#1. Don’t Wait for a Correction
A person who invested $100 in the S&P 500 in 1960 and never sold would now have $43,132. An investor who employed a “buy the dips” strategy of buying in 1960, selling at new all-time highs, and waiting for a 10% correction before buying back, would have just $534.
#2. How the Mighty Have Fallen
In September 2000, General Electric was the world’s largest company, valued at almost $600 billion. Now, 21 years later, its value is $113 billion, about an 80% drop. What we’d always hear back then: “Just put your money in GE. It’s in so many different industries, it’s like a mutual fund.” Hmmm….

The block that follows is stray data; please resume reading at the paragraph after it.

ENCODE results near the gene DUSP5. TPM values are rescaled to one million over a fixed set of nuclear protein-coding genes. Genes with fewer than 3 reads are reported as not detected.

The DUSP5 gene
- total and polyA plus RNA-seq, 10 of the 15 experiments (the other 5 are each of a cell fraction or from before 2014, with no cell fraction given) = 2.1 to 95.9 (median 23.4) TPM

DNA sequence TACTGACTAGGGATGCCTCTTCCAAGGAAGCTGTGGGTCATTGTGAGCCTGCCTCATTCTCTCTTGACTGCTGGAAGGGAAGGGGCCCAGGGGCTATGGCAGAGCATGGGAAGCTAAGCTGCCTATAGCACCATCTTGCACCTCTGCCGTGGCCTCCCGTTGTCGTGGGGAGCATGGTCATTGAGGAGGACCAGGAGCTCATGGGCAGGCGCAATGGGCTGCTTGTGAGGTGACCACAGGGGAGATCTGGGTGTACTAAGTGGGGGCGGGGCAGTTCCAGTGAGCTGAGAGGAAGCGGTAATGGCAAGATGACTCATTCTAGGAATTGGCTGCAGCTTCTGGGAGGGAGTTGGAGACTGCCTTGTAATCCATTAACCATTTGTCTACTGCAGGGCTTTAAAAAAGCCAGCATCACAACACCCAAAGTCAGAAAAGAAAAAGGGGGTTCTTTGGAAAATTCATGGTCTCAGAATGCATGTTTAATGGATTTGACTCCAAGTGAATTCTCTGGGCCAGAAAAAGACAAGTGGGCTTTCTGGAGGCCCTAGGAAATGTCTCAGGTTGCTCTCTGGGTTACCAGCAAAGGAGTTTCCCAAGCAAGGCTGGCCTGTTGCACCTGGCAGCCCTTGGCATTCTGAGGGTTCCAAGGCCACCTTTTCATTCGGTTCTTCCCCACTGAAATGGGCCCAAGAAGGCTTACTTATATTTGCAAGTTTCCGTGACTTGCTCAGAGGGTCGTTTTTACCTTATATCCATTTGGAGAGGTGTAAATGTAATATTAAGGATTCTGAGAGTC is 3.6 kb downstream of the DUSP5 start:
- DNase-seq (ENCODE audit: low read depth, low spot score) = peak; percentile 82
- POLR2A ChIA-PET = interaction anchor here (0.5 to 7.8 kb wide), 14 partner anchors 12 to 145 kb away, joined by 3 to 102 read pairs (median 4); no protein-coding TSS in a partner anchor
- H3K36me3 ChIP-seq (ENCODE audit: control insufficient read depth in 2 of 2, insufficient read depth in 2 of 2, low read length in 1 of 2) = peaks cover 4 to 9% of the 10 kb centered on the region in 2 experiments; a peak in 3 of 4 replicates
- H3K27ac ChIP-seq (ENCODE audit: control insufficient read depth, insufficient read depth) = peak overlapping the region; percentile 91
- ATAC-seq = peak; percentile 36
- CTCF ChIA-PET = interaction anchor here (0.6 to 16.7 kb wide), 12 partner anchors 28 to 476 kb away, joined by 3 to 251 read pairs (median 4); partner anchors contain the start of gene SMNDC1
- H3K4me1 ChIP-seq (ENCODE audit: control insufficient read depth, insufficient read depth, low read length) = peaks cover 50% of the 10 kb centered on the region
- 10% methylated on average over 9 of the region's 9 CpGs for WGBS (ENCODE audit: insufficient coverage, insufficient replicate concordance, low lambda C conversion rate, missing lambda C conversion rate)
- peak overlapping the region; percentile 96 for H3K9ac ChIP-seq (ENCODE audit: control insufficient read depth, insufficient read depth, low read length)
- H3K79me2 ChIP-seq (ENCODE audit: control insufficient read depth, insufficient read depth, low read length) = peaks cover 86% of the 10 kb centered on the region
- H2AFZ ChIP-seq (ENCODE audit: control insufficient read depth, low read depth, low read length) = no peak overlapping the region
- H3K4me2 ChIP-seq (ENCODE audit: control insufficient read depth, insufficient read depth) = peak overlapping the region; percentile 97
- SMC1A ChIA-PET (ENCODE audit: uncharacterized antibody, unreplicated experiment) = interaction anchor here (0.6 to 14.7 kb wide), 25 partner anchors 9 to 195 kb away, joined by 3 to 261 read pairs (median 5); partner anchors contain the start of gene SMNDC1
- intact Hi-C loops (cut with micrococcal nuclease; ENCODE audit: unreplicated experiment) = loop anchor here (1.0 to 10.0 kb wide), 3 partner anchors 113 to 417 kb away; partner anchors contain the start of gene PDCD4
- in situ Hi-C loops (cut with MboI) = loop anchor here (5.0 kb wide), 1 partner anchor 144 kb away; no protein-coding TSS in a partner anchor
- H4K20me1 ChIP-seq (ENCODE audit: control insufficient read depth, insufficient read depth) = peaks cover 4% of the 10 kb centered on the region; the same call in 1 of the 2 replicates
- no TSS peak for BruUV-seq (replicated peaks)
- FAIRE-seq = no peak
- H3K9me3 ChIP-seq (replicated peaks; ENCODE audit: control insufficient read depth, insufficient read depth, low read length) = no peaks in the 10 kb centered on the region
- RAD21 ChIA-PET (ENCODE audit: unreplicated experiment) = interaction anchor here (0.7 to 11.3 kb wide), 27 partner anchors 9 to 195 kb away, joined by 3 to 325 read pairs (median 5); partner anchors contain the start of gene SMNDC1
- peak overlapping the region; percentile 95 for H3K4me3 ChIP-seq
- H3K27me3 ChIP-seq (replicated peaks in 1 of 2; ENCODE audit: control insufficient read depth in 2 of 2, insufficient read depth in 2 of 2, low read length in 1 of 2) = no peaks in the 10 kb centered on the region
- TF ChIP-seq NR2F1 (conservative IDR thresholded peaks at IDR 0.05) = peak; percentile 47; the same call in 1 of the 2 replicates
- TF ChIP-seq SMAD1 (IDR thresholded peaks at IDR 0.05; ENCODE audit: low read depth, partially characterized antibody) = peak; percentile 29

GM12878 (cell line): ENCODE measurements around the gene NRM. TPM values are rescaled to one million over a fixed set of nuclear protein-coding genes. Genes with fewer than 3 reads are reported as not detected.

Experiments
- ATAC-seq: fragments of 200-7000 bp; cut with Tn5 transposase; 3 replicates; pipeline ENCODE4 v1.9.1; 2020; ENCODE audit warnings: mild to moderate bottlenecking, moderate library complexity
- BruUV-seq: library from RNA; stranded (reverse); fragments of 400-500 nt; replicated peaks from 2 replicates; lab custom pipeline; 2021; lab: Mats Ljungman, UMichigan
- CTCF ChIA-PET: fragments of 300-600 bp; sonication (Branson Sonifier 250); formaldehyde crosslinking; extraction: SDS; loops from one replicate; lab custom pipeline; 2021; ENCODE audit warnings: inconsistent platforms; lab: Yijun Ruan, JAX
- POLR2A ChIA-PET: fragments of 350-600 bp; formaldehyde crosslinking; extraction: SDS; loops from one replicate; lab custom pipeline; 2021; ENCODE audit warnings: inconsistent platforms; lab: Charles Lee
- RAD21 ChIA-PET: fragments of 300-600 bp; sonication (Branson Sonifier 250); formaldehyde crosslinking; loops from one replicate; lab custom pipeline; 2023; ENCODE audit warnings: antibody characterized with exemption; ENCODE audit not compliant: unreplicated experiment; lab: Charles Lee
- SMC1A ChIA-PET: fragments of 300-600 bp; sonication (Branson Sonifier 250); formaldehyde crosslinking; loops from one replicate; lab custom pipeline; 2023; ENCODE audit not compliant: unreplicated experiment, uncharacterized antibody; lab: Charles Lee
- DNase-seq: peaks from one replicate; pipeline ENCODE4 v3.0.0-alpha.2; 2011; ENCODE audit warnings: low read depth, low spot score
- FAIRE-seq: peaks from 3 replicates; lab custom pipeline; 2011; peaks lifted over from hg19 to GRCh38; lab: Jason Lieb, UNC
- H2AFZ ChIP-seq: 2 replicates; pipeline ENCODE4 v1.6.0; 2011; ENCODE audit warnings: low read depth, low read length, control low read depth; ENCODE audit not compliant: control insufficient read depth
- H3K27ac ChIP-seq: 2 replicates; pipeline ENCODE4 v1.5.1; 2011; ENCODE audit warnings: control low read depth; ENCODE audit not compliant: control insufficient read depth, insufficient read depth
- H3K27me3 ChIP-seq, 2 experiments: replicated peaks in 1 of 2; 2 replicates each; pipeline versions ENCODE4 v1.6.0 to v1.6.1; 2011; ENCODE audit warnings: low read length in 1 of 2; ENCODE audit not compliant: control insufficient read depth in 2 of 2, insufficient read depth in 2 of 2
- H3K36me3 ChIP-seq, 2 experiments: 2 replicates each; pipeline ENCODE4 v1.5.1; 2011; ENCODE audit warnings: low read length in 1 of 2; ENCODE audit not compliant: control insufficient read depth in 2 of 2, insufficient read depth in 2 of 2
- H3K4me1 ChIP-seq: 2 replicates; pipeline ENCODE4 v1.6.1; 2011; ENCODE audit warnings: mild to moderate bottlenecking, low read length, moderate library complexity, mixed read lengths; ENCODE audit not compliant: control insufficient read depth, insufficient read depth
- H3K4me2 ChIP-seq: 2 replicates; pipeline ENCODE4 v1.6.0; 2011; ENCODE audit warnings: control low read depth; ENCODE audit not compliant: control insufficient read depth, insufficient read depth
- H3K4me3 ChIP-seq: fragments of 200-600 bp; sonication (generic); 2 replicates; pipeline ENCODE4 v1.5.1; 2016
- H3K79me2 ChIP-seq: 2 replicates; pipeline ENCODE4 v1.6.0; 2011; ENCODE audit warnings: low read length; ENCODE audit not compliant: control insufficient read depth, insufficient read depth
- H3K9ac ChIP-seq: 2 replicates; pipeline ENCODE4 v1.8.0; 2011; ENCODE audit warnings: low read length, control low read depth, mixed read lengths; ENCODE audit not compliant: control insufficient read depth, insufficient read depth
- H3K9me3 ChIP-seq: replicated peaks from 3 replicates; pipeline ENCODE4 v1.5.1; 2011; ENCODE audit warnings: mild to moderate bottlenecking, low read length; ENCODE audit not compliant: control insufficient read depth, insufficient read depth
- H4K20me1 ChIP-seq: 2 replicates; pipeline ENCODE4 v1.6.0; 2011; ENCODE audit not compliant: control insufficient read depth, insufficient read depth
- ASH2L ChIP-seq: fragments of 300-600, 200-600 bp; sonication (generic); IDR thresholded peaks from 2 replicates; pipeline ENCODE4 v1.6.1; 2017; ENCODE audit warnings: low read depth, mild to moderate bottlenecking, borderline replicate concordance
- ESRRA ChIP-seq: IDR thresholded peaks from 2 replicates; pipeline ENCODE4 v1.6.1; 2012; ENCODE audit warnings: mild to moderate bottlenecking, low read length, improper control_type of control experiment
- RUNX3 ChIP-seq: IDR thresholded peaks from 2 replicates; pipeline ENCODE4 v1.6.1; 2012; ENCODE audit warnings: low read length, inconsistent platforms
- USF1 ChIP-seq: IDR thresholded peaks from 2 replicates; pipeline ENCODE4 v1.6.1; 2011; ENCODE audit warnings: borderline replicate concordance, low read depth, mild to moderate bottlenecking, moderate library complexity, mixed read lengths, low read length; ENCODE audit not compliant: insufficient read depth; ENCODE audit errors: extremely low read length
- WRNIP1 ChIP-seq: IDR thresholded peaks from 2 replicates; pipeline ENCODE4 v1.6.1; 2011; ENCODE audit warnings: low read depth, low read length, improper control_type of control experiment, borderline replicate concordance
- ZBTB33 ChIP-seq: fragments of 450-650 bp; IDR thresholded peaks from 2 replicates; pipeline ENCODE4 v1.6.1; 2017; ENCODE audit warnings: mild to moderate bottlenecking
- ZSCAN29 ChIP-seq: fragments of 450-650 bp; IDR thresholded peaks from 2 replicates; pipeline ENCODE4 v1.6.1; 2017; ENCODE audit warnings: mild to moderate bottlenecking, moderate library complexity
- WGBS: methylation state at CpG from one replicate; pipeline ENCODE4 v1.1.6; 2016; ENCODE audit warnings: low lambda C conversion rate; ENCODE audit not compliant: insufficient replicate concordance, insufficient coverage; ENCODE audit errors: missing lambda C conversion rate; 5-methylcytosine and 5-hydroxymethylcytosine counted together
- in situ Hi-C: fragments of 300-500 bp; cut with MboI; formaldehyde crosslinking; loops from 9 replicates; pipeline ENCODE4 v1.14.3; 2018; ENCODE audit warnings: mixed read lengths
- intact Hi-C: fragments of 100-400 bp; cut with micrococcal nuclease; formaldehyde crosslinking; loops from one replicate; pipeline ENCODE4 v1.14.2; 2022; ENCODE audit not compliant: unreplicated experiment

#3. Move Over, Beanie Babies
The first speculative bubble wasn’t in stocks, but in tulip bulbs in Europe. The bubble peaked in 1637, when some bulbs sold for more than ten times the yearly wage of a skilled craftsman. The prices dropped precipitously soon after.
#4. Need a Little Patience
The market hit a new all-time high on Monday. That means no matter when you invested previously, regardless of how bad the economy, the market, or the world may have seemed at the time, if you had simply held on, you’d have made money.
#5. Not to Beat a Dead Horse, But…
From 1950 to 2019 on average, “corrections”, or pullbacks of 10%+, happened about once per year and lasted 112 days. “Crashes”, or pullbacks of 20%+, happened about once every six years and lasted 401 days. If that worries you, see #4.
Have a great Summer!
John, Bill, Mark & Melanie